Paul Fuller is the gun dog columnist for Northwoods Sporting Journal. The Journal has granted permission to re-print Paul’s articles. Thank you Northwoods Sporting Journal
Once is enough. Unless you’ve taught your dog that more than once is more fun!
We’re talking commands and why your dog ignores your commands. Surely, you’ve seen or heard an unhappy dog owner screaming the same command over and over. The more you scream the command, the worse it gets. Maybe the dog will come after four screams. If he does, the benchmark has been set. Your dog now waits until the master screams four times and then responds to the command. Or, he may feel that he doesn’t want to deal with the screaming human and it would be easier to simply run-off!
The current buzzword for this non-compliance is “desensitized”. Your dog no longer is sensitive to your commands and reacts incorrectly to the stimulus (screaming). I often refer to this process as being “numb” to a command. This problem is most often the owner’s or handler’s fault. And, most often, as your anxiety over non-compliance increases, you simply make the situation worse…without even recognizing the cause.
I preach these lessons yet I’ve been guilty of violation. In my November column, I wrote about our trip to Montana for Huns and sharptails. Dillon, my shorthair, hadn’t broken on a flush or a shot for about two years. He would be what we call a broke dog, a finished dog or a dog steady to wing and shot. Take your choice. In Montana, he was rock solid on the first couple of points; however, he then encountered a multiple flush, several shots and simply too much excitement. He broke on a shot and chased; both completely unacceptable for a finished dog. I was so caught off guard that I screamed “whoa”…several times. All this multiple flushing and multiple shots were new to Dillon and the adrenalin was overpowering. Despite having never violated a “whoa” command, he was off to the races. What did I do wrong? When he failed to obey the first “whoa”, I should have shut-up and then did a correction when he was back under my control. Screaming multiple commands will only set that benchmark for the future. In all dog training, consistency and “less is more” should rule.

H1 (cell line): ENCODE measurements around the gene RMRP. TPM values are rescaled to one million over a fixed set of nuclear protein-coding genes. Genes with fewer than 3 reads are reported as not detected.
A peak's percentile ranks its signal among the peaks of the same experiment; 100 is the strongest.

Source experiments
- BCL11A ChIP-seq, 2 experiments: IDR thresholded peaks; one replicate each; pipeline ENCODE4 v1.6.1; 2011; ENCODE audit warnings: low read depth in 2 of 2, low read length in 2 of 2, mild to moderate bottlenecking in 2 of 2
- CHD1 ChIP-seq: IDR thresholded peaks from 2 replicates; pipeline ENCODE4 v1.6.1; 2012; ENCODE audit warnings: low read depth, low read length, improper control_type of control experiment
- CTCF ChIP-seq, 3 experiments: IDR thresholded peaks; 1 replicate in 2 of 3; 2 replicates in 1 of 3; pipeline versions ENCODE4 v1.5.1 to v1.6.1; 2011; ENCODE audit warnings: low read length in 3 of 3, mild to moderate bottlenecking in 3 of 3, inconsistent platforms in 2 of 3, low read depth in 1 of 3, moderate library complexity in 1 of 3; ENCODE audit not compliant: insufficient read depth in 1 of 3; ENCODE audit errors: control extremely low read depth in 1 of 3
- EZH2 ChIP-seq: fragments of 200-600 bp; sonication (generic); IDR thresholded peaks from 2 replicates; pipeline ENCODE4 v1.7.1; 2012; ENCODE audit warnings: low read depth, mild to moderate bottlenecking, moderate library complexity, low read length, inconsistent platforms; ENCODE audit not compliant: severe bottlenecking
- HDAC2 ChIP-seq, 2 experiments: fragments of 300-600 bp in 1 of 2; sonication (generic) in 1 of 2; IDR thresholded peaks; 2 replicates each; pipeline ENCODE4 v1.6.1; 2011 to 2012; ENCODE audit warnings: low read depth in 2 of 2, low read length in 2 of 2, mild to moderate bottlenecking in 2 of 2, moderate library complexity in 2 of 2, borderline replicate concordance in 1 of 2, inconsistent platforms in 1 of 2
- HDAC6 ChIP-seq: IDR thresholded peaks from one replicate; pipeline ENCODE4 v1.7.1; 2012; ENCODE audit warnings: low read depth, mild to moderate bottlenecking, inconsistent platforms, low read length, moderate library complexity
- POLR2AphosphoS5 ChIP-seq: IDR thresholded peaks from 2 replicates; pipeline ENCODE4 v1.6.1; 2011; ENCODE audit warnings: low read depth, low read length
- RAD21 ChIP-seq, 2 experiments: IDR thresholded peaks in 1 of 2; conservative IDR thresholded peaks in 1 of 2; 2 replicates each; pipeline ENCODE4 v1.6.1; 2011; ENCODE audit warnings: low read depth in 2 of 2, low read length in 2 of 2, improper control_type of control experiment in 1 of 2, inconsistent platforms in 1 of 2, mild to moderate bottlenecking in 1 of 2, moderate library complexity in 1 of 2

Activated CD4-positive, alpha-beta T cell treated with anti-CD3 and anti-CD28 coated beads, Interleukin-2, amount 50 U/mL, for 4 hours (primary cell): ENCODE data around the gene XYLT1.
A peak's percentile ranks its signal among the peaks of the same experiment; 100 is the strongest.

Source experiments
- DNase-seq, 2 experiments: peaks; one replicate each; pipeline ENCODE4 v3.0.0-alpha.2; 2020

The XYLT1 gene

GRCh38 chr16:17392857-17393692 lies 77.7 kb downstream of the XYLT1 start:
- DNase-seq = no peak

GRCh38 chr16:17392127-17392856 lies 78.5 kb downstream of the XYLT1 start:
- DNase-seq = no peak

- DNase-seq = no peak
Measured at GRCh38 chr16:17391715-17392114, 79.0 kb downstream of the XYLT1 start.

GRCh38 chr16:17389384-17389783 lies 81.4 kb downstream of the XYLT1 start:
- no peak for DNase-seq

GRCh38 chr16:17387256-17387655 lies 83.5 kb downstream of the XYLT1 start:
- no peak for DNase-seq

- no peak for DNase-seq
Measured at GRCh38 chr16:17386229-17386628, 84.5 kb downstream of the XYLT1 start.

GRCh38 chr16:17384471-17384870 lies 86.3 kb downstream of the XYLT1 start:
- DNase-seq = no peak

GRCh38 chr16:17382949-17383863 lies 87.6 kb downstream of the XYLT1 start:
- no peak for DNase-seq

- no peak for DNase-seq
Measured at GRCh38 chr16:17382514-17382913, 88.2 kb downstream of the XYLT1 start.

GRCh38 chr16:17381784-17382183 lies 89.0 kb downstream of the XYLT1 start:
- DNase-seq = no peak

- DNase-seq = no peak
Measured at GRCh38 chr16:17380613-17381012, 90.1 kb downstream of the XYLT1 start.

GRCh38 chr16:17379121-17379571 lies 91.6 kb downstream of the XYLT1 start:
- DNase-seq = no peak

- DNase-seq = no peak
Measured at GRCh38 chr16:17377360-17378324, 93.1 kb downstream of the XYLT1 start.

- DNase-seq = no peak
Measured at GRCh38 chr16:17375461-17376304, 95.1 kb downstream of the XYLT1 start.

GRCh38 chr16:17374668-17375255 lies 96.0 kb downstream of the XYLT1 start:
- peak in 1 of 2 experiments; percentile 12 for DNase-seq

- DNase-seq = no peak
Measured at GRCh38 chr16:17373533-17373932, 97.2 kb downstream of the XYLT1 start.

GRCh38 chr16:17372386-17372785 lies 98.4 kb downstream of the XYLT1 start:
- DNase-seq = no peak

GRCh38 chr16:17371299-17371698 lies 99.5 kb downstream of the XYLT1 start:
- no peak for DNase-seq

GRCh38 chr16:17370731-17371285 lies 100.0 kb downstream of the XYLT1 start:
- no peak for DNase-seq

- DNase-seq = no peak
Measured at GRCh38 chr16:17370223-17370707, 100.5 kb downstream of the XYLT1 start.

As with all command non-compliance, the method of correction is to go back to basics. Re-teach here (or come), whoa and heal. Use the same technique you used when your dog was a puppy. The checkcord becomes a magic tool for this process.
For “here”, which I like better than come, give the command once and then, with a checkcord, force the dog to come to you. Positive reinforcement with a treat is okay. A reminder…only give the command once. Repeat the exercise ten times and then stop. Go through the entire exercise every day until there is complete compliance with the command. Then use the same technique for heal and whoa.
How do you then get compliance in the field? Compliance comes through a continuous practice of the command. Everyday, make your dog comply with a command…not just opening day of bird season. You’ll have a compliant dog and less stress during your next hunting trip.